Dividing both sides by $1 + F^2$ and integrating, we find that
$$\arctan{F(\tau)} \lesssim \tau. $$
For $\tau$ small, this provides an upper bound for $F$. However, since $\gamma$ is a unit speed geodesic, this shows that for small $d$ (equivalently $\delta_0$), the acceleration (in coordinates) of $\gamma$ is very small. As a result, $\gamma$ is $C^1$-close to a line segment from $p$ to $q$ (in coordinates). Therefore, the gradient of $d$ at $q$ is close to the gradient of $\delta_0$ at $q$, which implies that the functions are $C^1$-close as well.

Step 3. We now want to show that the distance functions are $C^2$ close as well. To do so, we start by taking one derivative of the geodesic equations and use the $C^2$ scale control to bound the $C^1$ norm of the Christoffel symbols. When we do so, we get an estimate of the form
$$\left \| \frac{ d^3 \gamma}{ d s^3 } \right \|_{L^1} \lesssim \left \| \frac{ d^2 \gamma}{ d s^2 } \right \|_{L^1} \left \| \frac{ d \gamma}{ d s } \right \|_{L^1}^2 +\left \| \frac{ d \gamma}{ d s } \right \|_{L^1}^3.$$

From here, we can basically repeat Step 2 verbatim. There are other ways of controlling this term, but it's probably simplest to do it using a method we've already done. Using Young's inequality, this shows that
\begin{eqnarray*}
\left \| \frac{ d^3 \gamma}{ d s^3 } \right \|_{L^1} & \lesssim & \left \| \frac{ d^2 \gamma}{ d s^2 } \right \|_{L^1}^2 + \left \| \frac{ d \gamma}{ d s } \right \|_{L^1}^4 +\left \| \frac{ d \gamma}{ d s } \right \|_{L^1}^3 \\
\end{eqnarray*}
Using the bound on $F$ from the $C^1$ estimate, for small time we can control $\left \| \frac{ d \gamma}{ d s } \right \|$ by a constant, which implies
\begin{eqnarray*} \left \| \dfrac{ d^3 \gamma}{ d s^3 } \right \|_{L^1} & \lesssim \left \| \dfrac{ d^2 \gamma}{ d s^2 } \right \|_{L^1}^2 + 1.
\end{eqnarray*}

Using the estimate
$$ \left. \left \| \frac{ d^2 \gamma}{ d s^2 } \right \| \right \vert_{s = \tau} \leq \int_0^\tau \left . \left \| \frac{ d^3 \gamma}{ d s^3 } \right \| \right \vert_{s = t} dt, $$
we can rewrite the preceding line to obtain
\begin{eqnarray*} \left. \left \| \frac{ d^3 \gamma}{ d s^3 } \right \| \right \vert_{s = \tau} & \lesssim \left( \int_0^\tau \left . \left \| \dfrac{ d^3 \gamma}{ d s^3 } \right \| \right \vert_{s = t} dt \right) ^2 + 1.
\end{eqnarray*}

We again integrate out the differential inequality to show that $$ \int_0^\tau \left . \left \| \dfrac{ d^3 \gamma}{ d s^3 } \right \| \right \vert_{s = t} dt \lesssim \tan(\tau). $$ For sufficiently small times $\tau$, this provides a small bound on the total jerk of $\gamma$, which also bounds the point-wise acceleration of $\gamma$. As a result, $\gamma$ is $C^2$-close to a line segment from $p$ to $q$. Therefore, the gradient of $d$ is $C^1$-close to the gradient of $\delta_0$ at q, which implies that the two distance functions are $C^2$-close.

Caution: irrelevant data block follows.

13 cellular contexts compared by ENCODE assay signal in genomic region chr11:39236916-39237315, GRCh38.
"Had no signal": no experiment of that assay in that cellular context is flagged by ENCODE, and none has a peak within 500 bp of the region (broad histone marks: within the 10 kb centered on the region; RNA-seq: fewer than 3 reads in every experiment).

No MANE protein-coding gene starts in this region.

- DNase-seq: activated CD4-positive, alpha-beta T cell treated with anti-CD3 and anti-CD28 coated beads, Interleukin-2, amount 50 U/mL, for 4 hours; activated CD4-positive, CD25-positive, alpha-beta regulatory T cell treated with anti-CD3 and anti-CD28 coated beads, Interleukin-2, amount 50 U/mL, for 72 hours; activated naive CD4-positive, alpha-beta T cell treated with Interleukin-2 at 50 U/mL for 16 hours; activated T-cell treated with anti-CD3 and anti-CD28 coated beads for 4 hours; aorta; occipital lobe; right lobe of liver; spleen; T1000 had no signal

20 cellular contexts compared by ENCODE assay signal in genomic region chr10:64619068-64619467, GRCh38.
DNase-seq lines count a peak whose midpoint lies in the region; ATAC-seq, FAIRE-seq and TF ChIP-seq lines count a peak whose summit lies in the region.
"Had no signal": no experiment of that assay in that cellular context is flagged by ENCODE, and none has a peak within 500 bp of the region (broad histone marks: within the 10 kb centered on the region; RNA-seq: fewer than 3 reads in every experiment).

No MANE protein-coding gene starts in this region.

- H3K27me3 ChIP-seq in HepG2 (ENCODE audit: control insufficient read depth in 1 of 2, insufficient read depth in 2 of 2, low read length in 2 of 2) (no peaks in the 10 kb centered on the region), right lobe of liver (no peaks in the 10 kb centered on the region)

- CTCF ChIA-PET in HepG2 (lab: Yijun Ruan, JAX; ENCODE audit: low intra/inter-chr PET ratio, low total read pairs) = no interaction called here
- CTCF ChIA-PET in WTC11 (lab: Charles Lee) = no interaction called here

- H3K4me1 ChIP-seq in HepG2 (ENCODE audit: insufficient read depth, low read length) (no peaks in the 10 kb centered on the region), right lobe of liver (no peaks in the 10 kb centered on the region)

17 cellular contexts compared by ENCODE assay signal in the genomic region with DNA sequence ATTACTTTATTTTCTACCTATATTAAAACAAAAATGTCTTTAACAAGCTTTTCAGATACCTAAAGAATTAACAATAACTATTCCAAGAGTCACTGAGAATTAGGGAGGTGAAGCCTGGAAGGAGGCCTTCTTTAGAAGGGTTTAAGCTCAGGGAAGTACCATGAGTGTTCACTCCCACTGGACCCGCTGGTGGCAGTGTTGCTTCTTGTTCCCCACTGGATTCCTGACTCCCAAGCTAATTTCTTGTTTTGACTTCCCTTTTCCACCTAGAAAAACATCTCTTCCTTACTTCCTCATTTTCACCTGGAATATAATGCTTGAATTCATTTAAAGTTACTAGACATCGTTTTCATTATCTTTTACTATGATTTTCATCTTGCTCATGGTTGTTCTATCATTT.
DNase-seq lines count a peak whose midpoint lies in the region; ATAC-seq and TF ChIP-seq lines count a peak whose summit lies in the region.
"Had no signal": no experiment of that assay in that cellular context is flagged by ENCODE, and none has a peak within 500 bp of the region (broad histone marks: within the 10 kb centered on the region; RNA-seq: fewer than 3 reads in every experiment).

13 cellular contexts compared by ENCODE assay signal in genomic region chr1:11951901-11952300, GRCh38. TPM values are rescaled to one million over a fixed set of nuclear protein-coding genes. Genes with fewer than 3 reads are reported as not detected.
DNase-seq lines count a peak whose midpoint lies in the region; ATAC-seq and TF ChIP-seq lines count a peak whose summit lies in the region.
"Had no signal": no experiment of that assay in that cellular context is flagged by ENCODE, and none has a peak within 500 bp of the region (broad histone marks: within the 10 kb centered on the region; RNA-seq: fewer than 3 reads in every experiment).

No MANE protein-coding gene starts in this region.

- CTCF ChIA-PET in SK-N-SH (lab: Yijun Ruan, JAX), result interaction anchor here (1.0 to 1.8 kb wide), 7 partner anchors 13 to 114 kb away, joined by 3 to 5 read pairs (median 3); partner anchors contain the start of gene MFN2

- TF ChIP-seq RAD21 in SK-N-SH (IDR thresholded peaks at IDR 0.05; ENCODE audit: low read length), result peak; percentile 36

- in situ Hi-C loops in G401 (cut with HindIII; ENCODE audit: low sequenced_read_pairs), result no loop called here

Step 4. Finally, we show that the ball $B_{g_0}(p,\epsilon)$ is convex in the $x$-coordinates for $\epsilon$ small. Consider a point $q$ with $d(p,q)$ small and the hyperplane (in $x$-coordinates) $V$ through $q$ which is perpendicular to the line segment from $p$ to $q$. Near $q$, both the functions $d$ and $\delta_0$ have gradients which are transverse to this hyperplane. As such, by the implicit function theorem we can locally find two functions $\ell_1, \ell_2:V \to \mathbb{R}$ so that $d(v,\ell_1(v)) = d(q)$ and $d(v,\ell_2(v)) = \delta_0(q)$. In other words, we use the implicit function theorem to express the level sets of $d$ and $\delta_0$ as graphs in a small neighborhood of $q$. Furthermore, we can write the derivatives of $\ell_1$ and $\ell_2$ in terms of the derivatives of $d(q)$ and $ \delta_0(q)$, respectively.

Since $d(q)$ and $ \delta_0(q)$ are $C^2$-close, it follows that $\ell_1$ and $\ell_2$ are also $C^2$-close. However, the level sets of $\delta_0$ are ellipsoids with bounded eccentricity, so it follows that $\ell_2$ is (uniformly) strongly convex.
Since $\ell_1$ is $C^2$-close to the graph of an ellipsoid, for small enough $d$ the Hessian of $\ell_1$ must be non-negative definite. This implies that $\ell_1$ is a convex function and so secants of $\ell_1$ lie entirely above the graph of $\ell_1$. In other words, if we draw a segment between two points in $\ell_1$, the intermediate points are closer to $p$ than the endpoints. Put more simply, the ball $B_g(p,\epsilon)$ is convex (at least for $\epsilon$ small enough).

Hopefully this makes sense. In my original answer, I thought it would be possible to do a similar argument with scale-$C^1$-control, but this turns out not to be the case. It might be possible to modify the scale-$C^2$-control to allow for less smooth level sets of $d$, but the assumption needs to be strong enough to ensure that the level sets are convex. At present, I'm not sure of a good way to relax scale-$C^2$-control, and this answer is more than long enough already, so I'll leave that alone.